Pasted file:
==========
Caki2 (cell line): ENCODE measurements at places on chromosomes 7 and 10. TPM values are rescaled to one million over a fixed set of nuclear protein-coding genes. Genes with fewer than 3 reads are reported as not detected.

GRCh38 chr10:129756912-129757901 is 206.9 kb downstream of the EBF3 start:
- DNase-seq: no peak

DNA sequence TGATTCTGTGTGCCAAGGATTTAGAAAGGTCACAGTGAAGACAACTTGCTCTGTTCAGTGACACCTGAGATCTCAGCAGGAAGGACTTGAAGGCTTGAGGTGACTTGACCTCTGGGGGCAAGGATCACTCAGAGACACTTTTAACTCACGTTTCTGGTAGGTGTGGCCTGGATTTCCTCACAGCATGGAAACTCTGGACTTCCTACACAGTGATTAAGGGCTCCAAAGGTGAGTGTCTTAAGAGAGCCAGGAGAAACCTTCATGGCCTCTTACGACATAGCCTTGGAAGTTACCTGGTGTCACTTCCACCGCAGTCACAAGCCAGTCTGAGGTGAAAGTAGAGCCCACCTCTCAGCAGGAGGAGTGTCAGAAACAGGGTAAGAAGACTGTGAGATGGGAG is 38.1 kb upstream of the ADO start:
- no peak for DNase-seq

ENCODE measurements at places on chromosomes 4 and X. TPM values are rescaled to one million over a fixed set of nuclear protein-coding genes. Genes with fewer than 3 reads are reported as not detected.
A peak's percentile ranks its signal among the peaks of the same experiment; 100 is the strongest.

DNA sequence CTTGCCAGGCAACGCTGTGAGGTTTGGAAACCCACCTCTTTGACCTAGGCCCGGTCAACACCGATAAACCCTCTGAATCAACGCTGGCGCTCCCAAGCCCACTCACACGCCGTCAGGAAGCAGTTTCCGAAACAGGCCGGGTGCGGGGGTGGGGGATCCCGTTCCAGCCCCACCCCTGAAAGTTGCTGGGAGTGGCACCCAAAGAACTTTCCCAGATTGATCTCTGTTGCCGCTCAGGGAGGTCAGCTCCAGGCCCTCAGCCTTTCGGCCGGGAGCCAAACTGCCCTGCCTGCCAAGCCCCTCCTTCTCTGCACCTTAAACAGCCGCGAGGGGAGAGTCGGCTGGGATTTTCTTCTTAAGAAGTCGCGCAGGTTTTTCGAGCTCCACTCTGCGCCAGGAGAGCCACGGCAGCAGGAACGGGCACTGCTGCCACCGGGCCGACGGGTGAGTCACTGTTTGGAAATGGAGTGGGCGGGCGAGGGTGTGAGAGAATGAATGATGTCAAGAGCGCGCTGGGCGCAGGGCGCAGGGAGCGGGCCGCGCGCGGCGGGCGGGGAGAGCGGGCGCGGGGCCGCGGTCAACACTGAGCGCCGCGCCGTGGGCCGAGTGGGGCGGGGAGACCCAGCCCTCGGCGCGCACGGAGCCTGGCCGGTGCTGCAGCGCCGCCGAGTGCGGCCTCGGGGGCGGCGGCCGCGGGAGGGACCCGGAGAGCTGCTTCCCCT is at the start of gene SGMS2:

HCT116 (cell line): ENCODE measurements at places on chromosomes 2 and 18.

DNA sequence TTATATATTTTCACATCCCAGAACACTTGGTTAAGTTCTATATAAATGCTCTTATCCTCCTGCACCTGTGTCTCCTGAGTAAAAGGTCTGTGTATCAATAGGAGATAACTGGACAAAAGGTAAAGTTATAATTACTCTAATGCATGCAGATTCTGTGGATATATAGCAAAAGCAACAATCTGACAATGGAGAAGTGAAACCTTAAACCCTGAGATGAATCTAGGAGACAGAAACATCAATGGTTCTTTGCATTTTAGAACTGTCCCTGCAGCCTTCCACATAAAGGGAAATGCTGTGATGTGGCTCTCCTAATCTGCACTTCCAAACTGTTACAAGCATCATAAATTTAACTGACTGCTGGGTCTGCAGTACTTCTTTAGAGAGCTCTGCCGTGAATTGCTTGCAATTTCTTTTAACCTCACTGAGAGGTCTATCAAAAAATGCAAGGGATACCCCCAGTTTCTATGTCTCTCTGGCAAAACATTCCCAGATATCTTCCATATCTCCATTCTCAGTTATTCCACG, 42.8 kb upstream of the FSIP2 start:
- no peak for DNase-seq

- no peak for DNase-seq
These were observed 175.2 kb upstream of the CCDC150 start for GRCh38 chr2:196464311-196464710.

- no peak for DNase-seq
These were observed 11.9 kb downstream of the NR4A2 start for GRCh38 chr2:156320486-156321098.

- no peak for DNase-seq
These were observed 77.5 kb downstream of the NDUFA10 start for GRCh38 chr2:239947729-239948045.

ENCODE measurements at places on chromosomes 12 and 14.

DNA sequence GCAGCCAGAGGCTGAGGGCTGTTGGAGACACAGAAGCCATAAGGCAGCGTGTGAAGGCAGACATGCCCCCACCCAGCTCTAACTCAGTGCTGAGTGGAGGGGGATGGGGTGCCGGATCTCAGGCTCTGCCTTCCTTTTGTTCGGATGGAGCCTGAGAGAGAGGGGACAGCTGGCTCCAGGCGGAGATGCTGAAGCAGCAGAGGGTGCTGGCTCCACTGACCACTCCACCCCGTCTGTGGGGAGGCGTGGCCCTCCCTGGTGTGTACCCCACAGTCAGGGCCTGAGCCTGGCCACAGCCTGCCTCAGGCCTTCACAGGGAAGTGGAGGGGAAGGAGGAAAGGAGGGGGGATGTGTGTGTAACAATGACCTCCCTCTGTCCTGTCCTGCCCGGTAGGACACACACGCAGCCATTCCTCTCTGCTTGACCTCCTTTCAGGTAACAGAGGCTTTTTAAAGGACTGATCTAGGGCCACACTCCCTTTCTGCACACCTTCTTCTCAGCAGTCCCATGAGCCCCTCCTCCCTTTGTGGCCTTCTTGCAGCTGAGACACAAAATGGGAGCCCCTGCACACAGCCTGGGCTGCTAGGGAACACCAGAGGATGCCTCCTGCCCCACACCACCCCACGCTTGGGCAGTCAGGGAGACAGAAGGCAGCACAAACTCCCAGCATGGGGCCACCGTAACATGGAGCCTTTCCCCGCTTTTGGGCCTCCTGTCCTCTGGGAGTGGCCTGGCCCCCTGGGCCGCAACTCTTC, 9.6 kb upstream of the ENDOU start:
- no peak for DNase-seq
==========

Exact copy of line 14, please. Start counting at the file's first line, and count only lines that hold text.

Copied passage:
- no peak for DNase-seq